EXCERPT FROM JOAN SNYDER KUHL Introduction
Today’s youngest generation—known as the Millennials or Generation Y, born between 1980 and 2000—are not only the largest generation yet but also the most educated and most diverse. They have developed a global sensibility, which is why I often refer to Millennials as the first global generation. The young leaders we meet are driven, generous, and globally minded self-starters. They see the world differently, with a relentlessly positive attitude. At the same time, they are facing record unemployment and underemployment, and they feel very misunderstood in the workplace and media.
What we have learned is that Millennials are craving guidance, simple tools, and mentors to help them focus, achieve their potential, and pursue their dreams of making a difference in the world. Which brings us to this book. Is Drucker’s management philosophy still relevant to today’s young talent and tenured leadership? Yes! Can it make a difference? We’ve seen it happen.
Drucker says that “self-assessment is the first action required of leadership,” so it makes sense that the five questions tool is read by young talent who are on the path to one day leading organizations, and re-read by experienced leaders in diverse sectors. This basic framework has served leaders in every sector for decades and is the perfect companion for Millennials and management today.
JOAN SNYDER KUHL Founder, Why Millennials Matter Member, Board of Governors Frances Hesselbein Leadership Institute New York City
Why You Should Think Like a Scientist | WHAT IS OUR PLAN?
by Caroline Ghosn
As a leader, the most important thing you can do is articulate a vision. Doing so
convenes people smarter, more experienced, and better than you in every way–with
gathering speed–to move your organization collectively toward that distant horizon. You
cannot translate a vision without a clear plan, for that is the tangible matter that people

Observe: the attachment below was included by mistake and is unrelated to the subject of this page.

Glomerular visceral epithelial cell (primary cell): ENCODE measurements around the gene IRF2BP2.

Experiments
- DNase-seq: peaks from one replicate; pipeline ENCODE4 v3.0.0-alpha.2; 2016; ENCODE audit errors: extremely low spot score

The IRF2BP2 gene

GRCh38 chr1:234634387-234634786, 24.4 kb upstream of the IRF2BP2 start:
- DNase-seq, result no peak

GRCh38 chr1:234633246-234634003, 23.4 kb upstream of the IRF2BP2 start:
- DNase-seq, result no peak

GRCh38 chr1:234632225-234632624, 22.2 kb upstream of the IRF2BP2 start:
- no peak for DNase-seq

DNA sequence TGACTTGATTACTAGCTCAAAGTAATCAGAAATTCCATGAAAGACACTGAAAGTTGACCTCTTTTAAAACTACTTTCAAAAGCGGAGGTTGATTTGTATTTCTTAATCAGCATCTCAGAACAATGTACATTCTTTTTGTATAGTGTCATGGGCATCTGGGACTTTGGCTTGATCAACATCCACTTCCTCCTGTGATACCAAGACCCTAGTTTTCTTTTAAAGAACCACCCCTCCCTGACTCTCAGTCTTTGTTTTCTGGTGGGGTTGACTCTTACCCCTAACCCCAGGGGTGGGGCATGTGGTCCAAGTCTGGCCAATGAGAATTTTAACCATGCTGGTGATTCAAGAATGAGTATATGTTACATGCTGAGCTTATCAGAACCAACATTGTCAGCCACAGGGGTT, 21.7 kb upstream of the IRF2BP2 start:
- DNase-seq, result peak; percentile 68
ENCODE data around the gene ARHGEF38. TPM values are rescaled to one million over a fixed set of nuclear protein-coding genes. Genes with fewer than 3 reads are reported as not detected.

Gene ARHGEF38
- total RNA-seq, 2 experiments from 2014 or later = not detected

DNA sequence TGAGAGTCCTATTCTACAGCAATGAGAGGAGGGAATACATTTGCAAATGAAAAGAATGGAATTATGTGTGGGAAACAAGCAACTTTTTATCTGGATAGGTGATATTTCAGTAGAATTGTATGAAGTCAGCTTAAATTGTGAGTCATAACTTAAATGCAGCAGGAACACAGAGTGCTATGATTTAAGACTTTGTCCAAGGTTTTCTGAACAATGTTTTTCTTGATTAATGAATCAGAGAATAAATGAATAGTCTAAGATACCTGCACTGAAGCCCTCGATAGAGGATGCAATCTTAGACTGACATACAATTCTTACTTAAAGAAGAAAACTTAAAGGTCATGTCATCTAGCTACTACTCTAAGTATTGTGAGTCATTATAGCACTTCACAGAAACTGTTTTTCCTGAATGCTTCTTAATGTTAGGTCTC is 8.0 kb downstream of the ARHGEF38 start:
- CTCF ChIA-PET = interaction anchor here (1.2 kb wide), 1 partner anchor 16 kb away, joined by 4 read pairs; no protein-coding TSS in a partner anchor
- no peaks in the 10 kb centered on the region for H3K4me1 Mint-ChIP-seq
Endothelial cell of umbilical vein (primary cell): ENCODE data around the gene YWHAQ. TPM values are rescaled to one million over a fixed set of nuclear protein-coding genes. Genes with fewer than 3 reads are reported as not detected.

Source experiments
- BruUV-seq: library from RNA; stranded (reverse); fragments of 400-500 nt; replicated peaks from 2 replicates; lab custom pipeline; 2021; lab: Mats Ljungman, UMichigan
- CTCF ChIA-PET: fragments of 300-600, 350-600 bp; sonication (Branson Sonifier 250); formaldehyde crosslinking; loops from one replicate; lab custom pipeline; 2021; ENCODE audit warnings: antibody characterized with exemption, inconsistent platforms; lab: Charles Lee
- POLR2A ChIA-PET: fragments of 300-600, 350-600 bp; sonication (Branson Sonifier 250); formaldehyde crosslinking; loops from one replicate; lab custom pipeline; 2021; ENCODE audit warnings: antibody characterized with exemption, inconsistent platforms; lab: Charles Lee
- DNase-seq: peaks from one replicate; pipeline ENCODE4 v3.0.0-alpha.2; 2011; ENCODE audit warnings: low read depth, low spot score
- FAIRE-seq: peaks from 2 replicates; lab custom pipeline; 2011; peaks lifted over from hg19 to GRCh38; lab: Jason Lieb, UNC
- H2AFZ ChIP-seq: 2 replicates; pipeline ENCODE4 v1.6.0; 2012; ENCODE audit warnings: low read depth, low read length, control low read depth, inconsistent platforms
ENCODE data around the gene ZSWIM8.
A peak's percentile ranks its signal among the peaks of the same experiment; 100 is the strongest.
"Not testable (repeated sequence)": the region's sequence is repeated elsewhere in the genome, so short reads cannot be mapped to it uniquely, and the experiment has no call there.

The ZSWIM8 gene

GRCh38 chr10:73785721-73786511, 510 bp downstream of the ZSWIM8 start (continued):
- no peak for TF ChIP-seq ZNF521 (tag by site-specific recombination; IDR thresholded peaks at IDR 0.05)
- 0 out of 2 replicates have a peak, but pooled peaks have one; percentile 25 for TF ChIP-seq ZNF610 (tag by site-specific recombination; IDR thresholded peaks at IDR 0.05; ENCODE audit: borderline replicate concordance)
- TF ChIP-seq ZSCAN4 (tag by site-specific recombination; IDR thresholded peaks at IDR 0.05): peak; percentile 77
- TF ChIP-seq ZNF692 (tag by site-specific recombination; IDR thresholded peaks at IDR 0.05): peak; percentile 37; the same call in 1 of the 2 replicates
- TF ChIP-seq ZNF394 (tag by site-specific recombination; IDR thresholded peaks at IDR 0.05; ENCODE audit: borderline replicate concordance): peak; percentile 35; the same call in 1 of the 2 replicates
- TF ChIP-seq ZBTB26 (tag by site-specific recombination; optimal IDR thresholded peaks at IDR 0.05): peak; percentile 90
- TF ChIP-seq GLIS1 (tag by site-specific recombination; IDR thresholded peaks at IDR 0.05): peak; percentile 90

can wrap their arms around once you have successfully inspired them to join forces with
you.The clearer your plan, the lesser the loss factor between the people you inspire and
those who decide to commit, and the lesser the loss factor between the people who
decide to commit and the actions they perform in moving toward your shared goal. Keep
that pipeline of vision translation leak-free–your most powerful sealant is your plan.
Significant data show that companies founded and driven by Millennials–and
specifically, Millennial females, who index highest–have the highest chance of success.
That isn’t a coincidence. Millennials are willing to create tenacious plans as
architectures for where they’re going but then iterate and experiment within the confines
of those plans to learn as they go. When you talk about a plan, you’re talking about
something that is alive and that changes when necessary–not a dead document that is
just filed away. A plan becomes the shared basis for brain play, the sandbox in which
you can experiment with the most brilliant minds in your organization and ensure you’re
visualizing the same end, as well as a thermometer that measures the heat of the sand.
When you interview Millennials, many of them say things such as, “I want to create
something that changes the world,” “I want to affect the environment,” or “I want to affect
the state of women in the world through education.” There is no dearth of problems in
need of audacious solutions, many of which are set to a stubbornly ticking clock. We
Millennials have been birthed in that fire and it requires moving fast. But moving fast
doesn’t mean moving without a direction. Quite the opposite–the faster you go, the
more small deltas from the straight line you intended to follow create larger diversions,
slowed impact, and cost accumulations. Having a plan and gathering the data that help
you assess whether you need to make small iterations inside of that plan keep you
In some cases big iterations are needed. In others, a plan might take you to a
point where you realize the hypothesis that it was built on no longer works moving
forward. That’s a successful plan. Think like a scientist: If you arrive at a point where
our hypothesis is found to be wrong, good. You just saved time, and you’ve learned
something valuable. You have to have experimental structure, boundaries, and edges
that define success and failure, and those are what make up a plan. Luck comes to
those who are prepared, as the old adage goes, and that preparation is the only reliable
tool you have in your arsenal as a visionary leader to potentially stack the deck in your
favor. A plan measures the wins that you’ll encounter and mitigates the losses by
creating milestones that signal, “Wrong way! Turn around!” before doing so becomes
too expensive. A well-crafted plan creates a common language around which people in
an organization can all move together in that direction